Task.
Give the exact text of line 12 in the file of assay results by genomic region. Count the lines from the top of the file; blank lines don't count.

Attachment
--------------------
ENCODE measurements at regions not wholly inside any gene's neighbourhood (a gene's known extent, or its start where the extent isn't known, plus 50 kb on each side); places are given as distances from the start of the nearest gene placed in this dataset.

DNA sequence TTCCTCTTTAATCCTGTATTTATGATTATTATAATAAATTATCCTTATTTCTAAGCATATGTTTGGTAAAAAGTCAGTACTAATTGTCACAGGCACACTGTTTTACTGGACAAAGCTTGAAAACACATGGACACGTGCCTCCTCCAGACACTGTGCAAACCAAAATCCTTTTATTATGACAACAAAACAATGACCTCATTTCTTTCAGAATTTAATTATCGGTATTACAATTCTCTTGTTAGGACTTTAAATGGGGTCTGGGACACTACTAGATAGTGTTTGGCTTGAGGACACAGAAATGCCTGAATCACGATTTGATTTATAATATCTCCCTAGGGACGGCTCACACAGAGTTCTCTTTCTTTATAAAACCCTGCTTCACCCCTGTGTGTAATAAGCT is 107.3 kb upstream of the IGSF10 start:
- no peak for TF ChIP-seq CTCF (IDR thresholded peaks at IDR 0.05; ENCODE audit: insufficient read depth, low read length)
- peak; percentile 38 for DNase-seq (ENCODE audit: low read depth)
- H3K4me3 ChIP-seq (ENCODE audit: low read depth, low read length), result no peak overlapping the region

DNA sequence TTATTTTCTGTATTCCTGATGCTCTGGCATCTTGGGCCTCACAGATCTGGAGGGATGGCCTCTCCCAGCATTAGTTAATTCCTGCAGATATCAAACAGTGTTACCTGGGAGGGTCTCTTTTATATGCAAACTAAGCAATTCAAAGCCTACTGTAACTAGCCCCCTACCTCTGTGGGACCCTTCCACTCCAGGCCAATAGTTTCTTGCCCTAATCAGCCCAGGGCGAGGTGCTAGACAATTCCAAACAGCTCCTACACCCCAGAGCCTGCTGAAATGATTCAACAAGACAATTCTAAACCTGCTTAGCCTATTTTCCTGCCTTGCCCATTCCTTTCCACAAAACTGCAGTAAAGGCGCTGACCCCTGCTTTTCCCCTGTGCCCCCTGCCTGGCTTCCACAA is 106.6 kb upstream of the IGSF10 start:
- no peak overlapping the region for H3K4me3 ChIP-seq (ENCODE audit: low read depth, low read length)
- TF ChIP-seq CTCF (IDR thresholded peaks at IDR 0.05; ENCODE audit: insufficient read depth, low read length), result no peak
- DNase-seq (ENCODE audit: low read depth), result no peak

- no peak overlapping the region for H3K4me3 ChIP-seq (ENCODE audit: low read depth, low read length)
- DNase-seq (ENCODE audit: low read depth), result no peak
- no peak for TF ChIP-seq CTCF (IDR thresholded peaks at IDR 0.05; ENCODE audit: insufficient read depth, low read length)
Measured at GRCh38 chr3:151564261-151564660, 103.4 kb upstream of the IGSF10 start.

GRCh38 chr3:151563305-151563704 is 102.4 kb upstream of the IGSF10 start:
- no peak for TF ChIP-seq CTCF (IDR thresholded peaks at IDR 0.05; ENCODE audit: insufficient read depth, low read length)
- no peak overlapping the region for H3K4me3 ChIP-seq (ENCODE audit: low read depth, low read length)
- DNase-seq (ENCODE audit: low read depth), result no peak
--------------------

- no peak for TF ChIP-seq CTCF (IDR thresholded peaks at IDR 0.05; ENCODE audit: insufficient read depth, low read length)